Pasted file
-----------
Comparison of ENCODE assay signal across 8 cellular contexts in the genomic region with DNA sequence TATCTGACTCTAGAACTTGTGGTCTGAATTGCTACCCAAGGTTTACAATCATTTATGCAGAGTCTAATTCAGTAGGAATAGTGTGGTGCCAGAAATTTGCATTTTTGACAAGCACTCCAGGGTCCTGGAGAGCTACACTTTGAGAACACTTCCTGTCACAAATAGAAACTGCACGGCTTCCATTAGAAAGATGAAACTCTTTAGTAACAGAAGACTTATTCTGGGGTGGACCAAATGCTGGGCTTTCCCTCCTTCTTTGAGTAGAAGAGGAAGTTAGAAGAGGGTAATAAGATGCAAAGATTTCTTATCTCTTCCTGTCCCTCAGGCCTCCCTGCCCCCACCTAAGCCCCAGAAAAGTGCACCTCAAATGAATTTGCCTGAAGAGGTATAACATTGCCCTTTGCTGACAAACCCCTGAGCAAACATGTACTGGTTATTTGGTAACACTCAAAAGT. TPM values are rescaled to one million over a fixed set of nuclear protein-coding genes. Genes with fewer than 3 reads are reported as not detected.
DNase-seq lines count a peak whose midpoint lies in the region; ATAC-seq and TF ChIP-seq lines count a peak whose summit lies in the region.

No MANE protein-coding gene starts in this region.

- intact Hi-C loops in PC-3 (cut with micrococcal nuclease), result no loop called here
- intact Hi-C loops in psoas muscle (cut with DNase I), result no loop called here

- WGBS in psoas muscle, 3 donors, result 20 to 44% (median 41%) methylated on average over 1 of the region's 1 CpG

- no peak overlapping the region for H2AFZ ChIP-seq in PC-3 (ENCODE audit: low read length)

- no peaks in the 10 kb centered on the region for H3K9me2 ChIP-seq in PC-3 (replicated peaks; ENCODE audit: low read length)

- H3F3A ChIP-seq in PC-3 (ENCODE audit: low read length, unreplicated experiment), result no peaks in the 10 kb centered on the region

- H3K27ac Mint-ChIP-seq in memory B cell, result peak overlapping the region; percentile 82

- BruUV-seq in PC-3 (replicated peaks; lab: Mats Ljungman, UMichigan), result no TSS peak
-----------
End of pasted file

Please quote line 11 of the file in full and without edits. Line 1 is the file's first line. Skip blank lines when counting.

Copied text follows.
- BruUV-seq in PC-3 (replicated peaks; lab: Mats Ljungman, UMichigan), result no TSS peak